Crowdfunding in EdTech

Lessons from a bootstrapped teacherpreneur launching a crowdfunding campaign.

GUEST COLUMN | by Brendan Finch

CREDIT BirdBrain imageWithin the crucible of the classroom, educators learn what truly works. There is no grey area: inequity and the achievement gap stare, unblinkingly, at us everyday. Though many of the tools we use in our classrooms have been designed in a lab or by a team of talented businessmen, there’s a new era of small businesses budding.

The teacherpreneur represents the next stage in this evolution — teachers solving problems through scalable edtech start-ups. We’ve lived through the systemic issues facing education and we’re able to use strategies that we know will work to solve them. As crowdfunding becomes a commonplace tool for teachers through platforms like DonorsChoose and GoFundMe, can crowdfunding provide funding for these emerging businesses?

I’d like to challenge educators who have innovative ideas to try their hand at building a business.

We’re launching an experimental answer: a Kickstarter campaign for Adaptive History. BirdBrain History will be our second content area of adaptive and differentiated reading. We’re an early start-up that’s served over 50,000 students and teachers in the last year. In no way does this mean it’ll be easy. To date, the only edtech tool that’s run a successful large-scale crowdfunding campaign was Mathalicious in 2012! Our goal is to create the most accessible curriculum tool on the market for students to read and schools to pay for.

The current model for edtech funding has its roots in Accelerator and Venture Capital funding. This model provides growing ideas with the capital they need to scale their businesses, but also creates businesses that are driven to be acquired to provide a return for its investors. The amount of capital available for businesses who accept these funds is substantial, but I’m unconvinced that this is the driving force we want powering the next generation of edtech.

Private business certainly isn’t the silver bullet for alleviating educational inequity, but we can use it to test out our ideas. If an idea fails, the business fails; and schools have little tolerance for tools that don’t work. My hope is that we’re able to incubate smaller solutions without massive capital, in just a few classrooms or schools. If teacher networks can be properly leveraged and great ideas can spread quickly enough, then this may be an option for the coming generation of teacherpreneurs.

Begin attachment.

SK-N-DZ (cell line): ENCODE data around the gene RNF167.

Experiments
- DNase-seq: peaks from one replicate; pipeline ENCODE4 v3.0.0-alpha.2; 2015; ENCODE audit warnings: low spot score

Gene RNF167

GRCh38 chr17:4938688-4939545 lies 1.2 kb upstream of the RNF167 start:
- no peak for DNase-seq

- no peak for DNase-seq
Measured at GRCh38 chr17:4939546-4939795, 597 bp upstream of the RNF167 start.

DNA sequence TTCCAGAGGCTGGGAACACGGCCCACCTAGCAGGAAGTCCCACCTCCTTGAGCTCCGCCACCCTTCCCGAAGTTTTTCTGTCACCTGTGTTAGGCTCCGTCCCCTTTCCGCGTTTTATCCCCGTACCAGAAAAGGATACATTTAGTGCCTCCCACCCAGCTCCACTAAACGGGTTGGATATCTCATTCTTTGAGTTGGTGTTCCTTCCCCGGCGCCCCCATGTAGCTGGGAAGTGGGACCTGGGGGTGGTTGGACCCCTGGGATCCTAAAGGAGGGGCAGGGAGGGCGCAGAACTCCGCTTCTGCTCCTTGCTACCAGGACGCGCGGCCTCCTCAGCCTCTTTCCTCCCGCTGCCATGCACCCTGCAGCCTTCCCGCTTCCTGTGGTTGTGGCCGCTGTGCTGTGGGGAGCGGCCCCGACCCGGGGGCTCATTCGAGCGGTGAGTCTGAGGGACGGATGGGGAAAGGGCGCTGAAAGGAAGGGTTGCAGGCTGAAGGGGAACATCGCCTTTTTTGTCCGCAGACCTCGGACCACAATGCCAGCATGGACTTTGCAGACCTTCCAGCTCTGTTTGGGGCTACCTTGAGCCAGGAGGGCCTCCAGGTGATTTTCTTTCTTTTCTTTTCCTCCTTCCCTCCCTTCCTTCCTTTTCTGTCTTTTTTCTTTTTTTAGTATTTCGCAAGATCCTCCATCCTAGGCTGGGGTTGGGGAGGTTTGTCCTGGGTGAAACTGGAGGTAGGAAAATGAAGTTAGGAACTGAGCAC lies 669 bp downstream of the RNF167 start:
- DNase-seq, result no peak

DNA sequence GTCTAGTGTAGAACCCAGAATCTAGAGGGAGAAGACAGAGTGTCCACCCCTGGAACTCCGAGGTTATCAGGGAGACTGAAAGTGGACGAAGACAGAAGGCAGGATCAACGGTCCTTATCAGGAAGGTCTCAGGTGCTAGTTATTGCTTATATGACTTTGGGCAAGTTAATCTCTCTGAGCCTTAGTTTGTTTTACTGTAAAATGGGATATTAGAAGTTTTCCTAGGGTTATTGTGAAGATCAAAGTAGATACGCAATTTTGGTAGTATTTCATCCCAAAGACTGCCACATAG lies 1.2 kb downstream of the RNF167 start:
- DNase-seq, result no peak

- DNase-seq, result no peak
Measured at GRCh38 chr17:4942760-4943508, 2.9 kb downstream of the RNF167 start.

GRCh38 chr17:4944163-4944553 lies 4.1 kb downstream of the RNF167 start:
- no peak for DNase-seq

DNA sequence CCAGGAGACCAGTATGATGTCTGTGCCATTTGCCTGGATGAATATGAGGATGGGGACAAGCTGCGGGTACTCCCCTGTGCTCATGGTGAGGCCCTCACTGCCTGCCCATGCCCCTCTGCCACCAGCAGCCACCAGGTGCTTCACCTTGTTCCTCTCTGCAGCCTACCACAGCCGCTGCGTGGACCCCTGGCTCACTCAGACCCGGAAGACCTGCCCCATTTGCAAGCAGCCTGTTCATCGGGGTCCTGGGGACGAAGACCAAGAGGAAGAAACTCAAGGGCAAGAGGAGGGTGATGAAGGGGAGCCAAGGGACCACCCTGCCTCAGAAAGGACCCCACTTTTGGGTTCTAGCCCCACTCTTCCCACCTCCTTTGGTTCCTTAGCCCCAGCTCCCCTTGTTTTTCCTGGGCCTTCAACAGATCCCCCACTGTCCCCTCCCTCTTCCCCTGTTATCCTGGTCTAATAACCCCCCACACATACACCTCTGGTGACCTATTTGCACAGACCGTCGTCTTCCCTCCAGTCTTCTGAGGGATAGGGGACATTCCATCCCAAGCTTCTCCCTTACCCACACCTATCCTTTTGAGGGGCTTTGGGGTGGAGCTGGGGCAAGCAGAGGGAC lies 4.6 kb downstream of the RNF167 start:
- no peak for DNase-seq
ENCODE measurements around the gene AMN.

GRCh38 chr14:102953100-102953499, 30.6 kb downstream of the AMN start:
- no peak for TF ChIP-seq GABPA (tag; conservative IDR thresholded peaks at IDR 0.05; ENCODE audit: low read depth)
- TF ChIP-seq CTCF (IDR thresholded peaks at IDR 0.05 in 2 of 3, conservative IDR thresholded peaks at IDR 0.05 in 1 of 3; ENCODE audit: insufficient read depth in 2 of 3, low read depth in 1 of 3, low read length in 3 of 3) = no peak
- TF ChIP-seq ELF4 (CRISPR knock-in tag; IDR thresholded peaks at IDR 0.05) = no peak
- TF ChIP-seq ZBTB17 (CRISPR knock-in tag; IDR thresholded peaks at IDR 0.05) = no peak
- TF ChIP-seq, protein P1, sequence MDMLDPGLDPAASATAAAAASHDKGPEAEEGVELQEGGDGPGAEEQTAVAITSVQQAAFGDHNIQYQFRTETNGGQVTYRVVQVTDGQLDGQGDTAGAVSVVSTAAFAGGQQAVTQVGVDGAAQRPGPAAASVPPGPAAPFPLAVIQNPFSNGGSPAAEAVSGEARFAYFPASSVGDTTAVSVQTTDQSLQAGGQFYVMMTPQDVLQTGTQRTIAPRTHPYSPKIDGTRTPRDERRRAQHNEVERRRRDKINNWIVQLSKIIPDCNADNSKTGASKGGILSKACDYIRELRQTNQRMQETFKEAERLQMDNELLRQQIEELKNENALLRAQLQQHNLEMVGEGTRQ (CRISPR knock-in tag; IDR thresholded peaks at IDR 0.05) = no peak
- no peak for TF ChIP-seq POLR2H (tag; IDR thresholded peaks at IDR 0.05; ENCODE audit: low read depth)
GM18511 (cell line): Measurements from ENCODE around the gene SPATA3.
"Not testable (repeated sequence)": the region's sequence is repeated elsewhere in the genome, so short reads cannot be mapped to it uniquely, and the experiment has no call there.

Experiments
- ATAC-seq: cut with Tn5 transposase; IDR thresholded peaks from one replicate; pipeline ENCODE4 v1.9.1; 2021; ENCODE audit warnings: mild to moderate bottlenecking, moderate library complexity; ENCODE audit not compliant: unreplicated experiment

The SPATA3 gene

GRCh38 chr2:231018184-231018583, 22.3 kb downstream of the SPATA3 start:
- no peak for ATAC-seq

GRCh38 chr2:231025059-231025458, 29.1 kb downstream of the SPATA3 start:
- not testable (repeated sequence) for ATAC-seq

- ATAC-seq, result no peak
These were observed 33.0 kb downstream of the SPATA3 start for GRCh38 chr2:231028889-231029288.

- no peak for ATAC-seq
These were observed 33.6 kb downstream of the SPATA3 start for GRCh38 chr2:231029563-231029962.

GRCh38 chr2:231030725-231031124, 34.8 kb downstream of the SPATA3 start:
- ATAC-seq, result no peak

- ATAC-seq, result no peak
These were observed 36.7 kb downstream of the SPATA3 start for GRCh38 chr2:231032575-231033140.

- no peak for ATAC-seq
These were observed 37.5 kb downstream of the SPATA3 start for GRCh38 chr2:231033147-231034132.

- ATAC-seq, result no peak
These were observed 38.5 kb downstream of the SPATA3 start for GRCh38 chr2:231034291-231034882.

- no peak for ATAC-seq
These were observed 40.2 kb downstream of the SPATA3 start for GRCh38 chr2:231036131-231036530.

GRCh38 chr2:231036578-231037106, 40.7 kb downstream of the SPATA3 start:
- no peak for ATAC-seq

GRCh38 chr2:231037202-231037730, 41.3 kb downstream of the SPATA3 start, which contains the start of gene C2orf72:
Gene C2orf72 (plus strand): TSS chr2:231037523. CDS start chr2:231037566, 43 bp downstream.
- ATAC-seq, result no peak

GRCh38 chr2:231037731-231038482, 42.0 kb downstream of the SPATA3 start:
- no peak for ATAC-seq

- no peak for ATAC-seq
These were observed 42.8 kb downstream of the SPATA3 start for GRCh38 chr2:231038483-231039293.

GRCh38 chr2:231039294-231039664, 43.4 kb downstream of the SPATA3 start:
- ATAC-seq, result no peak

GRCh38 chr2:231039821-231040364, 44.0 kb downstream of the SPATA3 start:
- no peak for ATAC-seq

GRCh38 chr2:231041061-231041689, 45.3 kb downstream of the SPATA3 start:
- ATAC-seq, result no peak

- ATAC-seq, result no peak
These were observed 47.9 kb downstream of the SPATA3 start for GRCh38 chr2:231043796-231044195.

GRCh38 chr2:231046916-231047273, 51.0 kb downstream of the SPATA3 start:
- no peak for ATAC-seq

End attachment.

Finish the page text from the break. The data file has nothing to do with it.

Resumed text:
I’d like to challenge educators who have innovative ideas to try their hand at building a business. Rather than subjecting yourself to a new “program” that may or may not work, you’ll have concrete affirmation or denial through the market itself. Every educator I’ve ever spoken with has a unique perspective on the classroom. You’re already doing invaluable and groundbreaking things in your classroom and the rest of the world deserves to share in your success.

If you don’t know where to start, there is a growing network of edtech entrepreneurs and do-gooders that would love to connect with you. Teach For America connects their alumni through the Social Entrepreneurship Initiative, and you’re able to connect with many other education enthusiasts through local Meetups, Accelerator events and StartupWeekendEDU.

My all-time favorite edtech events are Edcamps. Dubbed an “unconference,” attendees set the schedule for the event upon arrival the morning of the event itself. Presenters are attendees, not vendors. You’ll meet rockstar educators and if there was ever a place to put your finger on the pulse of transformative tools and needs being addressed by teachers, this would be the first place to look.

For now, head over to and hopefully we can inspire you to take the leap yourself. If not, we’d appreciate any support you can offer.

Brendan Finch is the founder of BirdBrain Education, veteran teacher, Teach For America alumnus, and would love for you to continue the conversation on Twitter @BirdBrainFinch or to contact him directly at brendan (at) Follow BirdBrain Science @BirdBrainEdu and BirdBrain History @BirdBrainHstry

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